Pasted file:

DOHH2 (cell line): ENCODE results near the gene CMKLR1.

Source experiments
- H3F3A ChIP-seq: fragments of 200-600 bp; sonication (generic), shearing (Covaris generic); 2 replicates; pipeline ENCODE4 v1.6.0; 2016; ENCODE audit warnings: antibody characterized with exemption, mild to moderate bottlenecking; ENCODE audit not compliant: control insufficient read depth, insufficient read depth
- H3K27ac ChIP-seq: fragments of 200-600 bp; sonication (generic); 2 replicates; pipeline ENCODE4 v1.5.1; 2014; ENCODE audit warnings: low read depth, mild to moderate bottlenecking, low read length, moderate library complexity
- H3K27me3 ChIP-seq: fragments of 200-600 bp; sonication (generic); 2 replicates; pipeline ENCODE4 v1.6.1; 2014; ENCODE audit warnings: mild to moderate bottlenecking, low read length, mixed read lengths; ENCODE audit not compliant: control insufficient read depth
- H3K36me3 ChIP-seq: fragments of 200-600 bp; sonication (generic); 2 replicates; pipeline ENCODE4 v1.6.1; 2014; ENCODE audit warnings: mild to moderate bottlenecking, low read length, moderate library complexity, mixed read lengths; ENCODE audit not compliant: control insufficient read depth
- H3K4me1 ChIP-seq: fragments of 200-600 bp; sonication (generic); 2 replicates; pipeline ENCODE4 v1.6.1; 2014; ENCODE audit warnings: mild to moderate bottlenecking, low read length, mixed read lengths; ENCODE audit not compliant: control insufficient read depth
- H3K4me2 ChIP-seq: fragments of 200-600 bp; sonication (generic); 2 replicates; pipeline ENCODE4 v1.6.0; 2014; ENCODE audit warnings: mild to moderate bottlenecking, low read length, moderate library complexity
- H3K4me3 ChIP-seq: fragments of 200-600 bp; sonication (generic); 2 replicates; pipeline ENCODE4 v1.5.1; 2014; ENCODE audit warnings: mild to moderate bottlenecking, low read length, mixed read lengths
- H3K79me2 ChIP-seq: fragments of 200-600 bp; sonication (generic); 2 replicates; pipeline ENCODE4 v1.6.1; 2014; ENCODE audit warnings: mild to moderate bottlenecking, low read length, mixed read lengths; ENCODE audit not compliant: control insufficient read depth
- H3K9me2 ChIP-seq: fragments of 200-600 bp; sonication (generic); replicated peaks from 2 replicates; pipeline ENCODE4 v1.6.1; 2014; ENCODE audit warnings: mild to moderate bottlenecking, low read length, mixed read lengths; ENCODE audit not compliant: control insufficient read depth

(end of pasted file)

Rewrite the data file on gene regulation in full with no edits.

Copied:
DOHH2 (cell line): ENCODE results near the gene CMKLR1.

Source experiments
- H3F3A ChIP-seq: fragments of 200-600 bp; sonication (generic), shearing (Covaris generic); 2 replicates; pipeline ENCODE4 v1.6.0; 2016; ENCODE audit warnings: antibody characterized with exemption, mild to moderate bottlenecking; ENCODE audit not compliant: control insufficient read depth, insufficient read depth
- H3K27ac ChIP-seq: fragments of 200-600 bp; sonication (generic); 2 replicates; pipeline ENCODE4 v1.5.1; 2014; ENCODE audit warnings: low read depth, mild to moderate bottlenecking, low read length, moderate library complexity
- H3K27me3 ChIP-seq: fragments of 200-600 bp; sonication (generic); 2 replicates; pipeline ENCODE4 v1.6.1; 2014; ENCODE audit warnings: mild to moderate bottlenecking, low read length, mixed read lengths; ENCODE audit not compliant: control insufficient read depth
- H3K36me3 ChIP-seq: fragments of 200-600 bp; sonication (generic); 2 replicates; pipeline ENCODE4 v1.6.1; 2014; ENCODE audit warnings: mild to moderate bottlenecking, low read length, moderate library complexity, mixed read lengths; ENCODE audit not compliant: control insufficient read depth
- H3K4me1 ChIP-seq: fragments of 200-600 bp; sonication (generic); 2 replicates; pipeline ENCODE4 v1.6.1; 2014; ENCODE audit warnings: mild to moderate bottlenecking, low read length, mixed read lengths; ENCODE audit not compliant: control insufficient read depth
- H3K4me2 ChIP-seq: fragments of 200-600 bp; sonication (generic); 2 replicates; pipeline ENCODE4 v1.6.0; 2014; ENCODE audit warnings: mild to moderate bottlenecking, low read length, moderate library complexity
- H3K4me3 ChIP-seq: fragments of 200-600 bp; sonication (generic); 2 replicates; pipeline ENCODE4 v1.5.1; 2014; ENCODE audit warnings: mild to moderate bottlenecking, low read length, mixed read lengths
- H3K79me2 ChIP-seq: fragments of 200-600 bp; sonication (generic); 2 replicates; pipeline ENCODE4 v1.6.1; 2014; ENCODE audit warnings: mild to moderate bottlenecking, low read length, mixed read lengths; ENCODE audit not compliant: control insufficient read depth
- H3K9me2 ChIP-seq: fragments of 200-600 bp; sonication (generic); replicated peaks from 2 replicates; pipeline ENCODE4 v1.6.1; 2014; ENCODE audit warnings: mild to moderate bottlenecking, low read length, mixed read lengths; ENCODE audit not compliant: control insufficient read depth